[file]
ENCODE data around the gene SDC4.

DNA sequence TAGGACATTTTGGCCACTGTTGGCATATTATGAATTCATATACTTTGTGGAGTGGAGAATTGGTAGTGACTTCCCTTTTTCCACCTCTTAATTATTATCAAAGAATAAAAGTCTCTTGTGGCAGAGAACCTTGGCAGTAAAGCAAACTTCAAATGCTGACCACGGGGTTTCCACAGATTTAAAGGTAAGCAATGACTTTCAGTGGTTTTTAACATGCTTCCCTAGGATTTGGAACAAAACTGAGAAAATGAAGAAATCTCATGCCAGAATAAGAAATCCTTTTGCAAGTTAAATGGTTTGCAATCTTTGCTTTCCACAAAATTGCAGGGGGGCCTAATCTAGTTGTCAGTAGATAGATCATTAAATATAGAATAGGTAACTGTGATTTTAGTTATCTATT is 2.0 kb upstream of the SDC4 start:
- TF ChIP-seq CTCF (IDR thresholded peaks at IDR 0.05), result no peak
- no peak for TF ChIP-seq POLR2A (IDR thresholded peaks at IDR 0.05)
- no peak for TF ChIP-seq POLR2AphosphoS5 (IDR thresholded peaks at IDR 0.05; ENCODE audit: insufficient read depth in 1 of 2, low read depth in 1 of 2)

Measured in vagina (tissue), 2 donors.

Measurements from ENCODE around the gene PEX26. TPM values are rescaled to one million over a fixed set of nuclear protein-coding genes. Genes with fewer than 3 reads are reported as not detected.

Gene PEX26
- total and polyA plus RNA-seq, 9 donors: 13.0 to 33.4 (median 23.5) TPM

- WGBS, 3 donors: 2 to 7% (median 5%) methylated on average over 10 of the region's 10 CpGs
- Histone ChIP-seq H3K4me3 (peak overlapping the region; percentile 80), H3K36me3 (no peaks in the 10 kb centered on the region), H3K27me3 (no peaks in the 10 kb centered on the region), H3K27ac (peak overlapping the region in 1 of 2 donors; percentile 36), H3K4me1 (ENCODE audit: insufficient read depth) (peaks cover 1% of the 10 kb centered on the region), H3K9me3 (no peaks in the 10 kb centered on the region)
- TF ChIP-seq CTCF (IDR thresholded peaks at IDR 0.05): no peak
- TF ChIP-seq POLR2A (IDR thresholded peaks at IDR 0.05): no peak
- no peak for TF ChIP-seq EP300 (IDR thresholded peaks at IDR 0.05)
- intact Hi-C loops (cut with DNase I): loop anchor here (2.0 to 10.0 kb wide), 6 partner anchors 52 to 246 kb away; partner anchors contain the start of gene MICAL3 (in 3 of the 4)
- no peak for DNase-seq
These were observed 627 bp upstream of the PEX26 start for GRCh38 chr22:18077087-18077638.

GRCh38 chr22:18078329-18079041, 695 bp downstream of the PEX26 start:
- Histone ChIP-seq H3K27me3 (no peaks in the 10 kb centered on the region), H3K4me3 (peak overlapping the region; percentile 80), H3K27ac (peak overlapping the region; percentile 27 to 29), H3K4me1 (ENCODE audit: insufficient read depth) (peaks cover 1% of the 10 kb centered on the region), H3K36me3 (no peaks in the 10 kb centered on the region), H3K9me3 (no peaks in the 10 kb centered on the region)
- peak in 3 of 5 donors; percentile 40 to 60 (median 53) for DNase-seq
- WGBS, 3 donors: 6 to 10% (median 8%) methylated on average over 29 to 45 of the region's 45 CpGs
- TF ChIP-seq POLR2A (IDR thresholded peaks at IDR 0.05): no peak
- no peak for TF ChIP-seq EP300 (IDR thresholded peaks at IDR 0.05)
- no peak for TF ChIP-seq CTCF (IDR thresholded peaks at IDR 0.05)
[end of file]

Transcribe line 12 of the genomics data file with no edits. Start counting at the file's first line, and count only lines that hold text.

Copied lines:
- TF ChIP-seq CTCF (IDR thresholded peaks at IDR 0.05): no peak